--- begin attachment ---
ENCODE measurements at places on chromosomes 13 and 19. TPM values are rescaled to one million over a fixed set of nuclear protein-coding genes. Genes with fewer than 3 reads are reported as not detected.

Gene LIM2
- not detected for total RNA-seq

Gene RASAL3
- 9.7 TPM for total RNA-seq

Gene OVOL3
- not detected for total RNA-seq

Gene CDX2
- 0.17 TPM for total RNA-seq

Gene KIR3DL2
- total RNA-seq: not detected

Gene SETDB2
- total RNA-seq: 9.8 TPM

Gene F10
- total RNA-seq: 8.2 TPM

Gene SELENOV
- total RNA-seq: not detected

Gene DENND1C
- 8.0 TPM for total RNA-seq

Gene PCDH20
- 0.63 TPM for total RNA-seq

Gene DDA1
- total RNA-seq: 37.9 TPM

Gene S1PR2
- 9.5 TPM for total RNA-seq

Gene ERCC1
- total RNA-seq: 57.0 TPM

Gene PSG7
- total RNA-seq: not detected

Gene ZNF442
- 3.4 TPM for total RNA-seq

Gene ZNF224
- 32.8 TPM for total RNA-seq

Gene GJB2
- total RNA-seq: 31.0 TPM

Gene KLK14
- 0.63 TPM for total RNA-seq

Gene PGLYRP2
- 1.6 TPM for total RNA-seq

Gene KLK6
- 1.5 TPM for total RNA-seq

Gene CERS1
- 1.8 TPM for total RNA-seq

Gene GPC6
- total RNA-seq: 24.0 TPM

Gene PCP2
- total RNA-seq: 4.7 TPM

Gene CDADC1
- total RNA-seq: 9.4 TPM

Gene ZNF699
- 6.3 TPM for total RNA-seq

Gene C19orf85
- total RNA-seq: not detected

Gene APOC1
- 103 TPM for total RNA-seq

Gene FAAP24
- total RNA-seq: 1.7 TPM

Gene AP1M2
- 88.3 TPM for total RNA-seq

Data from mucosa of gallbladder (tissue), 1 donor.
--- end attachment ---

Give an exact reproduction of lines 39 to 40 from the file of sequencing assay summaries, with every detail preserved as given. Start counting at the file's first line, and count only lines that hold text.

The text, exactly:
- 1.6 TPM for total RNA-seq

Gene KLK6